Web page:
Preventing Cavitation in Process Control Valves

cutaway view industrial control valve special trim reduces cavitation
Special valve trim can help prevent
Courtesy Flowserve - Kammer
Cavitation in process control valves results from a rapid drop in pressure as liquid passes through the valve. The condition results in the formation of vapor spaces or bubbles within the valve cavity. When the bubbles move downstream into a larger cross-sectional area, velocity decreases and liquid pressure increases. The higher pressure now surrounding the bubbles causes them to implode, producing shockwaves which propagate through the liquid. These shockwaves can cause metal fatigue and excessive wear on the internals of the valve. The collapsing bubbles also make a discernible sound with accompanying vibration. The cumulative effects of cavitation can cause rapid deterioration of valve internals, resulting in reduced control function, frequent need for service, or premature failure.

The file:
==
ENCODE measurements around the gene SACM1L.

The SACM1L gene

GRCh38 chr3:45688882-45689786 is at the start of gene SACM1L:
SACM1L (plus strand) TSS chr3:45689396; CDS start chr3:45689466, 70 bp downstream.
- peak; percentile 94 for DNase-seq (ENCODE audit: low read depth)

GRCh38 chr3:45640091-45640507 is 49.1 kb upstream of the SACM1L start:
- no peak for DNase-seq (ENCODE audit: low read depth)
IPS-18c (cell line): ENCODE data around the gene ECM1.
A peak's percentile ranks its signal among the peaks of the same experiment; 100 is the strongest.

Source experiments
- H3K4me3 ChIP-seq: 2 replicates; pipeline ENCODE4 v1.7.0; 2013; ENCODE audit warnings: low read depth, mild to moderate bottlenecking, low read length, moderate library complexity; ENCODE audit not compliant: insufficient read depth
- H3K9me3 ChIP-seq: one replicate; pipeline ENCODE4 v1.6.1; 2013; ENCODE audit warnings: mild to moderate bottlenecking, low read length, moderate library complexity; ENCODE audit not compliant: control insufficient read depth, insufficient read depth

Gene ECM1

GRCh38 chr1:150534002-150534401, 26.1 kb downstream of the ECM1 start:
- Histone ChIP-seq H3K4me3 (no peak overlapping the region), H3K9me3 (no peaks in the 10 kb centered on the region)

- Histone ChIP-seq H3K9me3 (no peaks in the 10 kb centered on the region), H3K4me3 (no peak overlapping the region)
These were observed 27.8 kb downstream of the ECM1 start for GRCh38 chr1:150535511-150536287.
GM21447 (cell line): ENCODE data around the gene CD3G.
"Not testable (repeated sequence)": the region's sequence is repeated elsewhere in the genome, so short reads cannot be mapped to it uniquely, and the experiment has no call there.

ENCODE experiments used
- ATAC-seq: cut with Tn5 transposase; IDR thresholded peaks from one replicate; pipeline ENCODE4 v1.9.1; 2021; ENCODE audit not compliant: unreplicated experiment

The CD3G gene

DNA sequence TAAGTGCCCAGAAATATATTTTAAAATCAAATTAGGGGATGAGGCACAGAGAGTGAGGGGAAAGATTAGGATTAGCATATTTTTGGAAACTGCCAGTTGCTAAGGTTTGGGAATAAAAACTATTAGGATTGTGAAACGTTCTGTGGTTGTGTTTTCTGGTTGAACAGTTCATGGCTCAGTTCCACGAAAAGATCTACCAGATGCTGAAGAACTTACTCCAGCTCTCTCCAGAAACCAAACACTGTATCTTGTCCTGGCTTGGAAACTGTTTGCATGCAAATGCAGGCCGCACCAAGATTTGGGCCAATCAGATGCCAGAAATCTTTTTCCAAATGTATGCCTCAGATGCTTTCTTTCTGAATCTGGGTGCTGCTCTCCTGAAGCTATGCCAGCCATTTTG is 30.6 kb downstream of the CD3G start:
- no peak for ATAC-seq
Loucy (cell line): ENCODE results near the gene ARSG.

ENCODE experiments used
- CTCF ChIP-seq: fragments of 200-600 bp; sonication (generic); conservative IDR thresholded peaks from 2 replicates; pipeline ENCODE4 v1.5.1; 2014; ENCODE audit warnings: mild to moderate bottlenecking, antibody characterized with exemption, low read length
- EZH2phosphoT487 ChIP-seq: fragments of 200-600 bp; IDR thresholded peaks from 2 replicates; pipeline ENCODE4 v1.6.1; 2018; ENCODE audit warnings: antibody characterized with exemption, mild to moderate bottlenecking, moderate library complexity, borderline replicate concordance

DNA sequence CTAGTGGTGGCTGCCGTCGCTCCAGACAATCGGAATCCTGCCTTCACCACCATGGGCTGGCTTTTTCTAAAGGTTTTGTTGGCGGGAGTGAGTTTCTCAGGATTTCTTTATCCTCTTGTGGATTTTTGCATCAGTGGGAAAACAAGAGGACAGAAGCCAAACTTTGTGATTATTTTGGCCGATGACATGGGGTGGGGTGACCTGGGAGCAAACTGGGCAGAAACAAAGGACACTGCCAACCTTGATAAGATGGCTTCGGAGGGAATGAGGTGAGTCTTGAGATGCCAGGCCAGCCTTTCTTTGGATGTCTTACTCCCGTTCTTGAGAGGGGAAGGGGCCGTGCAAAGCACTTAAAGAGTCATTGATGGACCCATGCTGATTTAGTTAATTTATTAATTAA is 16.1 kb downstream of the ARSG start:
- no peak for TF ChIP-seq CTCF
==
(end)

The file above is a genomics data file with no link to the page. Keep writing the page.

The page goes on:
There are ways to mitigate cavitation. Some involve changes in the process, others, incorporating a properly designed and selected valve with trim that reduces or prevents the conditions that cause cavitation. The paper below is authored by Flowserve, a globally recognized manufacturer of process control valves under several brand names, and provides an in depth examination of the causes of cavitation, then continues with explanation of how their specialty valves are designed to overcome the conditions that promote it. At Analynk Wireless, we are not in the valve business, but recognize many of our customers operate fluid processes and would find the knowledge useful. There are detailed illustrations showing specific valve trim features that impede cavitation.

Analynk Wireless manufactures a comprehensive line of wireless receivers, transmitters, and accessories that enable process operators to establish signal connections across the room, across the plant, and across the globe.